by Amy Beth Taublieb, Ph.D.

“The humane thing to do.” They are five words that every pet owner dreads hearing from a veterinarian. They mean that the time has come to consider ending your pet’s life because of their pain, and the seriousness of their illness. Your veterinarian is telling you that there are no longer any interventions that could be potentially helpful to your pet. It is these five words that are as if a knife was cutting through your heart causing a pain like no other, and for which there is little comfort available that will lessen the flow of tears.

In my profession, I have given many talks and worked with many clients regarding what to expect, what is considered normal and, generally speaking, how to cope with the loss of a beloved pet. However, when I lost my precious thirteen-year-old Maltese four weeks ago, nothing could have prepared me for the intense emotions I experienced.

Yes, many of us have lost loved ones, struggled through the stages of grief, received support from friends, relatives, and strangers, and somehow managed to go on. Yet, there is something quite different when it comes to losing your own pet. First, there is a certain amount of embarrassment regarding the depth to which you experience that loss. Many are all too willing to share their opinion that since you only lost an animal and not a human, it should have minimal impact on your emotional well-being. However, minimizing such a profound loss only makes a pet owner feel worse.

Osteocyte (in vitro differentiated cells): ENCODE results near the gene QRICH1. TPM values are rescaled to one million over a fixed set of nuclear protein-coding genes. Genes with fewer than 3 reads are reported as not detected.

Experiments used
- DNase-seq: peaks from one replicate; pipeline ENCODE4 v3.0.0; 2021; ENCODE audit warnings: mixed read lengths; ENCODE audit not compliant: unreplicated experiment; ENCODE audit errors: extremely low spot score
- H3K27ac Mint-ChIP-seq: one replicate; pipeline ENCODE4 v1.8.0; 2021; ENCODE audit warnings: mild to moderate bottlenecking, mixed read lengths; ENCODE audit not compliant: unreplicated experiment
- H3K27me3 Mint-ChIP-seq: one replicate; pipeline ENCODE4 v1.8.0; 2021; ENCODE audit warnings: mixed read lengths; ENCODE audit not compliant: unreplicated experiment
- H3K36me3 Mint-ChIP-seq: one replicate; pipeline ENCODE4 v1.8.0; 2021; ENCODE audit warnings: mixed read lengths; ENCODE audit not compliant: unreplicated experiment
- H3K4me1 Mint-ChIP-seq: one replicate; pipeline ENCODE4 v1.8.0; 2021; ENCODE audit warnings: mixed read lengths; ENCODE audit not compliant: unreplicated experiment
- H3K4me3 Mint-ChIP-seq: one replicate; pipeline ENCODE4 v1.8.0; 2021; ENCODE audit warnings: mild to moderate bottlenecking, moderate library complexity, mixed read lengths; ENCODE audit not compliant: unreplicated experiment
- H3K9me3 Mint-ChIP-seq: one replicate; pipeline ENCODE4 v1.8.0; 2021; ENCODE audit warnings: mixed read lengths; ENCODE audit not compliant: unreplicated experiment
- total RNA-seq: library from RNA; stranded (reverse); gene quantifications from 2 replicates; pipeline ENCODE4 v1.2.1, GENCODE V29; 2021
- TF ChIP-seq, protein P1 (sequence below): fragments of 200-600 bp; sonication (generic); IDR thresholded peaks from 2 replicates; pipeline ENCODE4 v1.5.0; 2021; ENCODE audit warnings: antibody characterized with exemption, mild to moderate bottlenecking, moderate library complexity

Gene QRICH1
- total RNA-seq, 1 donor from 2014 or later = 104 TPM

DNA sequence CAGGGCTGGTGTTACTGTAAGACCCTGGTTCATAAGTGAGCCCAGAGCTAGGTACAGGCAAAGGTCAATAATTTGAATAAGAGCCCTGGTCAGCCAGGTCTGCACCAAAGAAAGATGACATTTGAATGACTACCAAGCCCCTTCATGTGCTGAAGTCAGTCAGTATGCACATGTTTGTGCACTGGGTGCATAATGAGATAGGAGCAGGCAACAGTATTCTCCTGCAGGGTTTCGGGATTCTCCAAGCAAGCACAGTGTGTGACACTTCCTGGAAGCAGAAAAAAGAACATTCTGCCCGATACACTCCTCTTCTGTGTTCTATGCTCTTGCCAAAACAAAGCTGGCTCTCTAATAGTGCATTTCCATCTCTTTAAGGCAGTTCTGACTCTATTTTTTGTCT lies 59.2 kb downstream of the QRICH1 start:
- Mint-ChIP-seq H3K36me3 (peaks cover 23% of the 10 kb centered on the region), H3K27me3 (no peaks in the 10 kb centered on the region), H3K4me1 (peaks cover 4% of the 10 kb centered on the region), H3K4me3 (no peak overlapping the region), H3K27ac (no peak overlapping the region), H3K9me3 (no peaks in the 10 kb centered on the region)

Grieving the loss of a beloved pet companion is not given the same degree of societal approval as are other types of losses. This can cause grieving pet owners to question their own psychological stability, and feel reluctant to share their feelings and seek emotional support. There is also the issue of precisely how to grieve, and for how long. Most religions and cultures have prescribed customs for grieving, but how acceptable are they in applying these practices to the loss of a pet? There is really no answer.

There are few times in life when practicing self-care and compassion are more important than when someone is experiencing such profound loss. There is no detailed prescription for grief, but deep down we all know what we need at such times. Whether it is sitting alone staring into space, becoming immersed in your work or other pursuits, spending time with dear friends, or going on a shopping binge, it is important give yourself some grace and acknowledge your needs.

Replacing a pet can come early for some, or much later, or never for others. Whatever path you decide to follow, care for yourself with the same love and dedication you gave to your beloved pet. No guilt required — it is the humane thing to do.

Dr. AmyBeth Taublieb is a licensed WNY psychologist, author, media personality, and public speaker, with an active private psychotherapy practice assessing individuals, couples, and families. To make an appointment with Dr. Taublieb, call 716-834-1505 or visit